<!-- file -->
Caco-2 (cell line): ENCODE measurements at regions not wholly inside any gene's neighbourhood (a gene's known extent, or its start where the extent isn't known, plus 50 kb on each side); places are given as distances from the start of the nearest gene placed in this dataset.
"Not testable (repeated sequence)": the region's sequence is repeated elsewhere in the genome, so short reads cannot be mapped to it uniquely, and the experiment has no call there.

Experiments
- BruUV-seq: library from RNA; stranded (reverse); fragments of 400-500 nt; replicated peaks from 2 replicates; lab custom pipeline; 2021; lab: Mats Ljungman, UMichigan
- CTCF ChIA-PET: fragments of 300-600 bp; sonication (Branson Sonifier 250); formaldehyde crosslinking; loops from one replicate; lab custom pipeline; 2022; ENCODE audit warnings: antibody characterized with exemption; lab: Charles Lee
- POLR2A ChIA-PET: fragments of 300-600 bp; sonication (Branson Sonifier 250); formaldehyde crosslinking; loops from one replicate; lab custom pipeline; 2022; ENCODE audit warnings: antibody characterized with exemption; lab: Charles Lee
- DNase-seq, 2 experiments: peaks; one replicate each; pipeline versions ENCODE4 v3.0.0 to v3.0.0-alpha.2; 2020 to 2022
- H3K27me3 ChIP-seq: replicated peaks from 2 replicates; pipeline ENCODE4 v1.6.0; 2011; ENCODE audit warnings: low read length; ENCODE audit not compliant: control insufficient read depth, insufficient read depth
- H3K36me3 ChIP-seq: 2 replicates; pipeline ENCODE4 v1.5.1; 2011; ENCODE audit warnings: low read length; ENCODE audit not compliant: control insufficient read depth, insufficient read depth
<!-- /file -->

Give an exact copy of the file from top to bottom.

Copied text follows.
Caco-2 (cell line): ENCODE measurements at regions not wholly inside any gene's neighbourhood (a gene's known extent, or its start where the extent isn't known, plus 50 kb on each side); places are given as distances from the start of the nearest gene placed in this dataset.
"Not testable (repeated sequence)": the region's sequence is repeated elsewhere in the genome, so short reads cannot be mapped to it uniquely, and the experiment has no call there.

Experiments
- BruUV-seq: library from RNA; stranded (reverse); fragments of 400-500 nt; replicated peaks from 2 replicates; lab custom pipeline; 2021; lab: Mats Ljungman, UMichigan
- CTCF ChIA-PET: fragments of 300-600 bp; sonication (Branson Sonifier 250); formaldehyde crosslinking; loops from one replicate; lab custom pipeline; 2022; ENCODE audit warnings: antibody characterized with exemption; lab: Charles Lee
- POLR2A ChIA-PET: fragments of 300-600 bp; sonication (Branson Sonifier 250); formaldehyde crosslinking; loops from one replicate; lab custom pipeline; 2022; ENCODE audit warnings: antibody characterized with exemption; lab: Charles Lee
- DNase-seq, 2 experiments: peaks; one replicate each; pipeline versions ENCODE4 v3.0.0 to v3.0.0-alpha.2; 2020 to 2022
- H3K27me3 ChIP-seq: replicated peaks from 2 replicates; pipeline ENCODE4 v1.6.0; 2011; ENCODE audit warnings: low read length; ENCODE audit not compliant: control insufficient read depth, insufficient read depth
- H3K36me3 ChIP-seq: 2 replicates; pipeline ENCODE4 v1.5.1; 2011; ENCODE audit warnings: low read length; ENCODE audit not compliant: control insufficient read depth, insufficient read depth